301 Fox Hollow Woods Dr.
Ballwin, MO 63021

Dear Sir:

I am writing to you about an unwarranted and intrusive proposed regulation being considered by the Securities and Exchange Commission. This proposal by the SEC would establish new rules for determining auditor independence, and would prohibit firms from rendering non-audit services to their audit clients.

I feel this proposal is without facts or evidence. There is no substantial evidence that non-audit services have compromised audit quality or auditor independence. On the contrary, an SEC panel on Audit Effectiveness concluded that in numerous instances, non-audit services contributed to a more effective audit.

Most dangerous for the accounting profession is the likely prospect that the proposal would set a precedent and could be used as a model by state boards of accountancy as well as federal (e.g. banks, ERISA, HUD) and other regulators. This could have dramatic impact on all accounting firms, even those without any SEC registered clients.

This proposal would also have a negative impact on CPA's in industry. It would force clients to choose accounting firms either as auditors or as providers of other services, but the same firm could not build a relationship and perform both functions. The proposal could even impact an auditing firm from providing expert services in administrative proceedings prohibiting CPA's from representing their audit clients before the IRS.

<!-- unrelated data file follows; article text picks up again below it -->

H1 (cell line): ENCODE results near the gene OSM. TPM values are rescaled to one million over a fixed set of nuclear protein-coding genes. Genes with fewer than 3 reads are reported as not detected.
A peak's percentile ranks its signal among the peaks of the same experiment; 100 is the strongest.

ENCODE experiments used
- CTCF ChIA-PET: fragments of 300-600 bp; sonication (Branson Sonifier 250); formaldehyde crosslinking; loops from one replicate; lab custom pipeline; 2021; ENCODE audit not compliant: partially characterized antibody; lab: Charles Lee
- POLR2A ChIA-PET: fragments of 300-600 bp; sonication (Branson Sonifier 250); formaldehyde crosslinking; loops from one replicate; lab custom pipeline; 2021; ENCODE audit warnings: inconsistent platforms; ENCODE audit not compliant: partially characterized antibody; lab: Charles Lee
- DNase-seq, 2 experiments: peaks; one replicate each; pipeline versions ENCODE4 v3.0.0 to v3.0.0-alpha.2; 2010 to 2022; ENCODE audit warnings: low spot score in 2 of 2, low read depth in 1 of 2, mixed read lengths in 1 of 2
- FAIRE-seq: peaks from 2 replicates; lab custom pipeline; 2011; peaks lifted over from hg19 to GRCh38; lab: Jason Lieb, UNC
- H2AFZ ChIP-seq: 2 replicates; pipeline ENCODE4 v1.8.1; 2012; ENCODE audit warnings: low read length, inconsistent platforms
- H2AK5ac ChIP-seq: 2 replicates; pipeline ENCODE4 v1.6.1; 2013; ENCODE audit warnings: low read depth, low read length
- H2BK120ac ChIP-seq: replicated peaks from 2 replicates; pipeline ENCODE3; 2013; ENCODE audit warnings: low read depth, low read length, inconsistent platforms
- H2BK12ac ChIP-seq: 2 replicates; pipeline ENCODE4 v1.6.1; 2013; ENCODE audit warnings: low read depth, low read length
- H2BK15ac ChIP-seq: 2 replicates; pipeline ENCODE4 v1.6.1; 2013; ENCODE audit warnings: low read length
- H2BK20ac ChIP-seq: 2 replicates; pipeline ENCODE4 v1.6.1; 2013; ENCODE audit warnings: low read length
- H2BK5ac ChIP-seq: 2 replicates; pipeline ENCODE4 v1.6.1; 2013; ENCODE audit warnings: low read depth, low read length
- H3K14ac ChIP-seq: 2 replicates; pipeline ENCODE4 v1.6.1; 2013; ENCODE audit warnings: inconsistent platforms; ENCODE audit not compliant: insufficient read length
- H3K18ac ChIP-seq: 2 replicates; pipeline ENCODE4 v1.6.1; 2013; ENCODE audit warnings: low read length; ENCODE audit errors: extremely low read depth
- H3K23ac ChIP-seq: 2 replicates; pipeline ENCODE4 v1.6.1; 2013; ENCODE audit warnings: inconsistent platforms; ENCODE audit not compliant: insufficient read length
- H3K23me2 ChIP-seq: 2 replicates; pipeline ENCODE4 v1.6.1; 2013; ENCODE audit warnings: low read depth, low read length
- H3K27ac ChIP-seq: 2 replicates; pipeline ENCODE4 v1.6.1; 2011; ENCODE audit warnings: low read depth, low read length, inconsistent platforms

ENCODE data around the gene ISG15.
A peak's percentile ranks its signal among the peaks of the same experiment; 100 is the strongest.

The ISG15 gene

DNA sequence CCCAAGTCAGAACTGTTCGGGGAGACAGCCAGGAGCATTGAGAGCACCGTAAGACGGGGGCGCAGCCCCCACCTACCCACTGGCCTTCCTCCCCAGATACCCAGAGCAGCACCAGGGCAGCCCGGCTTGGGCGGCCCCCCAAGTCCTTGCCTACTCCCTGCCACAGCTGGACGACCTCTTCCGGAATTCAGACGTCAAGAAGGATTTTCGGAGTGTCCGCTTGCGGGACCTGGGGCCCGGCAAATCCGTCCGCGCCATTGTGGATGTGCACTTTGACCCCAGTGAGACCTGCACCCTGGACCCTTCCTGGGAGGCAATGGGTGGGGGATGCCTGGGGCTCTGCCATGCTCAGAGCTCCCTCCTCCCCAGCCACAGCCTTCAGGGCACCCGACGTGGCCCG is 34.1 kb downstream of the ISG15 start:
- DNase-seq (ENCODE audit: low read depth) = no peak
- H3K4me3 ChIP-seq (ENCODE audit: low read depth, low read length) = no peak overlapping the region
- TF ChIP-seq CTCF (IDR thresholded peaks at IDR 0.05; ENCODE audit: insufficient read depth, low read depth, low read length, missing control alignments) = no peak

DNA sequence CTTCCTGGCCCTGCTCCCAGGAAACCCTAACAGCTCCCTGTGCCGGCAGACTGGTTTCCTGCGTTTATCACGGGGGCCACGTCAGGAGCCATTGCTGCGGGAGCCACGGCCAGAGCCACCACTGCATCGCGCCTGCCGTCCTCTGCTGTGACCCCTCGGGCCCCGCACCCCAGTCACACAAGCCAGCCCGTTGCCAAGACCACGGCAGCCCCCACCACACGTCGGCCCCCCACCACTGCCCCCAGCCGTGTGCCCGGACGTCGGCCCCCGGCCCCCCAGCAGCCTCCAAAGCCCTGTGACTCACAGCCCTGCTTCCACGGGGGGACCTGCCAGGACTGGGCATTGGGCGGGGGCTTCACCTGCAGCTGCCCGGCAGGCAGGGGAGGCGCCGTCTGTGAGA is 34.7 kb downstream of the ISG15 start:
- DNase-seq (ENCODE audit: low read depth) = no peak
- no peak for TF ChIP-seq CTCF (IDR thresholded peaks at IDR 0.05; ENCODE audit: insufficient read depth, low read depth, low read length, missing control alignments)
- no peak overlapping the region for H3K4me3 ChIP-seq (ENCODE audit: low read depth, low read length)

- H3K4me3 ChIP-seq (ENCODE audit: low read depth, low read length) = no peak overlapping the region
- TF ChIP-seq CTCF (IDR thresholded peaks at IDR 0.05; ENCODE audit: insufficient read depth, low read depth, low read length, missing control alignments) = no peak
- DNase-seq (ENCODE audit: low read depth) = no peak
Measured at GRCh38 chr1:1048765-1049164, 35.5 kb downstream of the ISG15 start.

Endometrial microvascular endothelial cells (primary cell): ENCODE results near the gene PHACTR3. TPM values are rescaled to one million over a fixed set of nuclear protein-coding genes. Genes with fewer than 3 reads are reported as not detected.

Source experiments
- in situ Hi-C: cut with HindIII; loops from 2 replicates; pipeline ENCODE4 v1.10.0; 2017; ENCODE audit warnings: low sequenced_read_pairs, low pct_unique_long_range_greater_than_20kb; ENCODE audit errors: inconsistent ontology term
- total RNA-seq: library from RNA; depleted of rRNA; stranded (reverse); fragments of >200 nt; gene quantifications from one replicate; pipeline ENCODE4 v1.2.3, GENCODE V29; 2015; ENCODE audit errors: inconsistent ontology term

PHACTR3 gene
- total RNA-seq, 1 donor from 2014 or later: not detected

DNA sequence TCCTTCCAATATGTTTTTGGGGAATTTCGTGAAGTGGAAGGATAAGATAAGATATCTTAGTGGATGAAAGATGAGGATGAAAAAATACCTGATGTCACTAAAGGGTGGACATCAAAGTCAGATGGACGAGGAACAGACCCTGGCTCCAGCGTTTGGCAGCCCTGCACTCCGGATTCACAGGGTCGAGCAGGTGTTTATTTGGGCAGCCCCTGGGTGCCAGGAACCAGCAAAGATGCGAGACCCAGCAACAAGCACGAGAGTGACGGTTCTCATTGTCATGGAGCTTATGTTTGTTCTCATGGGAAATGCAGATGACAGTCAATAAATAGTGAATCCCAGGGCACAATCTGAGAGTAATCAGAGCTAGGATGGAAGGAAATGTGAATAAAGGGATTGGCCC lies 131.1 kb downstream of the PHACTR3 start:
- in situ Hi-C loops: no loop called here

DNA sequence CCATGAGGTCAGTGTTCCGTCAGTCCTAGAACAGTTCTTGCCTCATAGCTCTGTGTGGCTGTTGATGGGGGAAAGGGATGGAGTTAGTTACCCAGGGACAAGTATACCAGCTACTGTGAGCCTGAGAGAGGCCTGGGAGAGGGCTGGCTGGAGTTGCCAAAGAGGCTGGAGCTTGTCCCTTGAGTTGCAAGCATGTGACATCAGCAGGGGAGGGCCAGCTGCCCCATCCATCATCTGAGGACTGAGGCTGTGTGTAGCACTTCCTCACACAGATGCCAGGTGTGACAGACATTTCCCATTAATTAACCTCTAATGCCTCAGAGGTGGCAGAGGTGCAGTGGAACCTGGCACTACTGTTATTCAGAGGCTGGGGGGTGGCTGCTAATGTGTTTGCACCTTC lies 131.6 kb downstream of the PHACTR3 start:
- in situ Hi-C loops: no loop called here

The proposed rule would effect accounting firms from entering into joint ventures or partnerships, since the firm's independence could be impaired as a result of the activities of the related parties. Any entity that the accounting firm has a valuable business relationship with could be viewed as an affiliate of the firm. This could have an impact on especially small firms that sometimes have cooperative agreements with other accounting firms, requiring them to be independent of each other's audit clients. The proposal could even undermine auditor independence by making firms dependent on audit fees, which would be contrary to the public interest.

If this proposal is adopted, it could have far-reaching effects on the accounting industry. Firms could become more specialized by becoming strictly audit firms, or performing only other non-audit services. This could also have an effect on firms getting the most qualified applicants, making the applicants choose between audit firms or non-audit firms. It may also hinder the creativity of staff members whom, while performing audit procedures, discover consulting needs for the client, but would not be able to proceed to help the client without referring to a competitor firm.

In conclusion, the SEC's proposal to restrict services offered by accounting firms represents a fundamental restructuring of a profession that has successfully given investors reliable independent data for the past century. This proposal would allow a government agency to dictate standards to an industry that has successfully monitored its own members for numerous years, and is recognized as a respectable and reliable profession. The SEC has no jurisdiction to tell accounting firms what services they can provide for their clients. This proposed rule must not be allowed to go forward.


Raymond Brune, CPA